Tuesday, August 2, 2011

Baked French Toast

I've been trying to get into baking bread and for some reason, it just doesn't ever come out as awesome as I would have liked it, which is why I hardly ever muster enough energy to make bread. I do get little bursts once in a while, convincing myself that this time when I bake bread that it would come out flawless. I always get disappointed but that's life, right? Without those high highs and low lows, life would be boring.

This past Friday was one of those moments. I committed making a delicious Cinnamon Sugar Challah bread, and nothing was going to stop me.Unfortunately, reality did. :) It didn't come out as fluffy as Challah should. Even my boyfriend wouldn't eat it - and he would normally attack anything I bake. Trying to find the silver lining in the baking disaster, I decided to make french toast. Also, who doesn't like baked french toast on a Sunday morning for breakfast? Heck, I even ate some for lunch and dinner. :)

Adapted from Pioneer Woman's French Toast
*challah bread makes the best french toast, but any kind of bread would do

  • 1 challah bread (I used my cinnamon sugar challah)
  • 8 eggs
  • 2 1/2 cups whole milk (Skim is fine but won't be as rich)
  • 2/3 cups sugar
  • 2 tbsp vanilla extract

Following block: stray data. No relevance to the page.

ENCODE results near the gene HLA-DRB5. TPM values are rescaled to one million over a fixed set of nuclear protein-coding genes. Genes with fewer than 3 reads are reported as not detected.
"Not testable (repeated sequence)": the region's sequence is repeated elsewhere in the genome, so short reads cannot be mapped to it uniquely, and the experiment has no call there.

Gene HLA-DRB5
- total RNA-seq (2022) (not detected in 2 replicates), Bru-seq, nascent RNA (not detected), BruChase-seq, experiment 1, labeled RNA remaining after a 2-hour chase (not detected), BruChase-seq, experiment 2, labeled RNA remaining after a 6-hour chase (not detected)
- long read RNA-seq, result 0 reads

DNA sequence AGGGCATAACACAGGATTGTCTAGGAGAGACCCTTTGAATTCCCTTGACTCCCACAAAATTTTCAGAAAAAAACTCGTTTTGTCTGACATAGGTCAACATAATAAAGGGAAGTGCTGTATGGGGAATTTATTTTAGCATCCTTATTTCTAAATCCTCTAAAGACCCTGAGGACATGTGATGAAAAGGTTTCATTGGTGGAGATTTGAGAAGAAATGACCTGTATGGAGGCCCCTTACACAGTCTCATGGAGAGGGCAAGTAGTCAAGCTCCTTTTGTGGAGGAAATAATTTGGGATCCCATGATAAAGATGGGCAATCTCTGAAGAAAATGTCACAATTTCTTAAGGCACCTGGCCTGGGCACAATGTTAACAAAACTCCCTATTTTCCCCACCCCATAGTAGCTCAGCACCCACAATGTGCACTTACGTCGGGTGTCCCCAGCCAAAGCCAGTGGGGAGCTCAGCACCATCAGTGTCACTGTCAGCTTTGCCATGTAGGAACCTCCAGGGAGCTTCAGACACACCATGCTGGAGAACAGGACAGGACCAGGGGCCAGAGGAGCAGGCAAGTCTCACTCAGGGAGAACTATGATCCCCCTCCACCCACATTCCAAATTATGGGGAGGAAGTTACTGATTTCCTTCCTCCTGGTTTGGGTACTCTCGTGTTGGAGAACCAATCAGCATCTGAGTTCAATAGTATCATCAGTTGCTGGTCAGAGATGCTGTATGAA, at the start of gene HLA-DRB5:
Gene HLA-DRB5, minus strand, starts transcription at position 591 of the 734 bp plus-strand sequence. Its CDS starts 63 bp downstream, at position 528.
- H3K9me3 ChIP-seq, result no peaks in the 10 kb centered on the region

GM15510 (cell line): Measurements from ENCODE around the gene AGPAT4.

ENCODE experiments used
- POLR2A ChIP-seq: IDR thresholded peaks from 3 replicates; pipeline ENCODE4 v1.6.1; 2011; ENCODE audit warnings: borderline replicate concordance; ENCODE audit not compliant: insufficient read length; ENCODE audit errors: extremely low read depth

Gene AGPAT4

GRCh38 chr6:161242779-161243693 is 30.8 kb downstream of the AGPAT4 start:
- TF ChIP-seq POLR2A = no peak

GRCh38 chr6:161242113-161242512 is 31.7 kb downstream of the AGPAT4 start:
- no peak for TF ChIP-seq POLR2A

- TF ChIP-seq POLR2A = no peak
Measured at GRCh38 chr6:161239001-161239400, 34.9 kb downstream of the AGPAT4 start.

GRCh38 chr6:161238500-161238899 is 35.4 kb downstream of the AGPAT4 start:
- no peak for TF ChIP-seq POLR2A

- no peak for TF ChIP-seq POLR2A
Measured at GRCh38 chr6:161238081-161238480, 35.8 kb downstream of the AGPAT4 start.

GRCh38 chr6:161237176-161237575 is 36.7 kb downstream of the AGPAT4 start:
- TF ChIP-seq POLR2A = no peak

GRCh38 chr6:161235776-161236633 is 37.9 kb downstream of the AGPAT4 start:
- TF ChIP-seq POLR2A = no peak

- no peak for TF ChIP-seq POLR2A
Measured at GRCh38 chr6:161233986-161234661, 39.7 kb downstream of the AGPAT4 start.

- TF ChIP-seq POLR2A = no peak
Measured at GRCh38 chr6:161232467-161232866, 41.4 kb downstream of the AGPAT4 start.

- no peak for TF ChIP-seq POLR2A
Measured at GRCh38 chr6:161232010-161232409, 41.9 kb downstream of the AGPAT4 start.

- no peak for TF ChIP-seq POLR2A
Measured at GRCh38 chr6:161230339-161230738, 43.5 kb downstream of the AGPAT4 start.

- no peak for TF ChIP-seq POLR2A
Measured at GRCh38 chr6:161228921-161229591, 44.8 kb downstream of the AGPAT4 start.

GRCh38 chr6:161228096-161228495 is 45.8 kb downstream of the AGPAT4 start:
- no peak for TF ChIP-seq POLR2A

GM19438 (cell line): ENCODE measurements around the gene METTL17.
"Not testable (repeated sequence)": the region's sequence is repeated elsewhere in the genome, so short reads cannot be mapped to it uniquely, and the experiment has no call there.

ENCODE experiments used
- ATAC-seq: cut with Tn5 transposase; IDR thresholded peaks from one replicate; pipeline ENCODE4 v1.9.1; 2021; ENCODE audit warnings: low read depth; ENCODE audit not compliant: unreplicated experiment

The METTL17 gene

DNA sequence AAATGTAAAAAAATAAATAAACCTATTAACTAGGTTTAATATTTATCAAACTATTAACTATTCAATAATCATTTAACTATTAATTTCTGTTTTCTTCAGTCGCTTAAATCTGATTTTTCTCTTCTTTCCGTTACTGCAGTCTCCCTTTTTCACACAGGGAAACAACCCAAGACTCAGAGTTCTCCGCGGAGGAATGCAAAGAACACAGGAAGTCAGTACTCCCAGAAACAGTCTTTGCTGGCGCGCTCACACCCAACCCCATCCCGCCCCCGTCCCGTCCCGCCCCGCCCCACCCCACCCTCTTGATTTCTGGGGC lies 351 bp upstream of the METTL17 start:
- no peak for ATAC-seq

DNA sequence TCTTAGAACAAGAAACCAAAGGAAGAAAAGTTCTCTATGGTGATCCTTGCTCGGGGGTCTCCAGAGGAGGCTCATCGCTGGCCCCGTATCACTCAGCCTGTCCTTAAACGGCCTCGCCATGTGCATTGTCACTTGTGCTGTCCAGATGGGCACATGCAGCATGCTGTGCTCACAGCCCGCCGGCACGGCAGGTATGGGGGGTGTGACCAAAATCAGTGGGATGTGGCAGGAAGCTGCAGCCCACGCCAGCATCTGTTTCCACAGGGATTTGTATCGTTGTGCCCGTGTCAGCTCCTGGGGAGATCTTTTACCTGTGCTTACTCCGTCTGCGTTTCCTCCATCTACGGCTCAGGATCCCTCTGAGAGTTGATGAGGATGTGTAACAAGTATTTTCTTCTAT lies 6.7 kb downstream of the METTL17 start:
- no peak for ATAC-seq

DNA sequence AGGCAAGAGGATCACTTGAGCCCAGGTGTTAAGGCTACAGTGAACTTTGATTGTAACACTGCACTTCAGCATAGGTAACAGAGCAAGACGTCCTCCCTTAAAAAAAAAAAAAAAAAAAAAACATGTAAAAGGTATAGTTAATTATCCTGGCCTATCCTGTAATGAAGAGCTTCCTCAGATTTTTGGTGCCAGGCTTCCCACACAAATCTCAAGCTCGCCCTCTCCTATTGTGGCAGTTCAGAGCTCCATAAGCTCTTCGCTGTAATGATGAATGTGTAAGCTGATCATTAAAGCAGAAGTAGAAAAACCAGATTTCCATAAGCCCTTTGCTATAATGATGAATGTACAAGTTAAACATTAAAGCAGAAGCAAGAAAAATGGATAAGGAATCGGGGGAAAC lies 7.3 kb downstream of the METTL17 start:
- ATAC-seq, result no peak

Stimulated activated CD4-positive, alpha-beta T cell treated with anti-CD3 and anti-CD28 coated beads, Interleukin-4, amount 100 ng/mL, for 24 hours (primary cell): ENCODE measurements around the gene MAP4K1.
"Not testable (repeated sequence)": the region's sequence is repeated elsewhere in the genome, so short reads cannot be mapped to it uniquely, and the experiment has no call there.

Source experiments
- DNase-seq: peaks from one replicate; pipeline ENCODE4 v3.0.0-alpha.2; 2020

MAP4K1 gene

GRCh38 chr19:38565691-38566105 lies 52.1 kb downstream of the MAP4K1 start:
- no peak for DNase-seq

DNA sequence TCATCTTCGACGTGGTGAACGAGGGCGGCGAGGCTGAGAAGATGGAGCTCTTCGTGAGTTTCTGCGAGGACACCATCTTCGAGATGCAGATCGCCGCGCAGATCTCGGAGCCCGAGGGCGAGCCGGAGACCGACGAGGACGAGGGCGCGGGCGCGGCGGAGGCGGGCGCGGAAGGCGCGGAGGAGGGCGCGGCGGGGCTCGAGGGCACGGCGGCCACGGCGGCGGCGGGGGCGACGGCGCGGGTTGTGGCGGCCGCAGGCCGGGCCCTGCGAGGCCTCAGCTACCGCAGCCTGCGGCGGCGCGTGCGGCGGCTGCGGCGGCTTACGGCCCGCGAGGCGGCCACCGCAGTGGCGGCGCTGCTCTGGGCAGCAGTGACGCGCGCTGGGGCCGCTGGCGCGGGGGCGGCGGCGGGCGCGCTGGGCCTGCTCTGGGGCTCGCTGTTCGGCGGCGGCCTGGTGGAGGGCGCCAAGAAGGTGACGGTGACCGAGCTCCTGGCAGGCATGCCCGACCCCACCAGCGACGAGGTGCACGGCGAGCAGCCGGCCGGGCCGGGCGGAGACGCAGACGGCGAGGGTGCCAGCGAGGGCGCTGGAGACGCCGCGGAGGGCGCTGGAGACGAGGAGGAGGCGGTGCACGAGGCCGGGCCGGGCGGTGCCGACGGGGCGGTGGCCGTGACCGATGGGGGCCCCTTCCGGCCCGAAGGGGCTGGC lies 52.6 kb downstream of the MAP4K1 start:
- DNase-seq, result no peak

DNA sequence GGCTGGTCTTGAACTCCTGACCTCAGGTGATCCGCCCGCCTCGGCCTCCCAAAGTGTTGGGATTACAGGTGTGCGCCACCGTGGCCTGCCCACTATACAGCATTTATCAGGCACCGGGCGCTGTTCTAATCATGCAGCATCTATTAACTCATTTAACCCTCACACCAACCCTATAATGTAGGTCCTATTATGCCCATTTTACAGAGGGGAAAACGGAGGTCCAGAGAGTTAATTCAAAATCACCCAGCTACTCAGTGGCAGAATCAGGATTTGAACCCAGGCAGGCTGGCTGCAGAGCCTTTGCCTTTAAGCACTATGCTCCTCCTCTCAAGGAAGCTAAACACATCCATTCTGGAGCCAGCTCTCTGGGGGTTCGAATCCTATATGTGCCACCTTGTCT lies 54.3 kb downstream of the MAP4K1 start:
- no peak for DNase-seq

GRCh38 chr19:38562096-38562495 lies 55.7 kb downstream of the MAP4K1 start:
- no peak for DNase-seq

• 1/2 cup flour
  • 1/2 cup brown sugar (I like dark brown sugar - has more taste)
  • 1 tsp cinnamon
  • 1 tsp nutmeg
  • 1/4 tsp salt
  • 1/2 cup cold butter, sliced into pieces

  1. Butter a 9 x 13 inch baking pan. Tear bread into chunks and evenly distribute in the pan.
  2. In a bowl, mix together the eggs, milk, sugar and vanilla extract. Pour it over the bread and toss, so that all the pieces of bread are coated evenly. Cover the pan with foil and keep it in the refrigerator overnight. If you're on a time crunch, at least 2 hours.
  3. In another bowl, mix the flour, brown sugar, cinnamon, nutmeg and salt. Add the butter. You can use a pastry cutter, if you have one, to combine the dry ingredients with the butter. It should look like little pebbles or sand when finished. I just used my hands to mesh them together. (Since it's hot out, it might turn out to be more of a paste instead of grainy sand since the butter doesn't stay its form, which is fine too). Place it in a doggie bag and keep it in the refrigerator until you bake the french toast.
  4. When you're ready to bake, preheat the over to 350. Take the bread and brown sugar mixture out. Toss the pieces of bread again so that the egg/milk mixture doesn't sit on the bottom. Sprinkle the brown sugar mixture over the top. Bake for 45-55 minutes. 
Enjoy and don't forget to drizzle (or in my case, douse) it in maple syrup!


    Anonymous said...

    Hmmm...it looks complicated and I don't know if it would be good with good ol' white bread, but it looks interesting...dying to taste it!

    Neysa said...


    I'm sure it'll work well with white bread. Actually, Pioneer Woman's recipe used white bread. I'm sure any kind of bread would be good!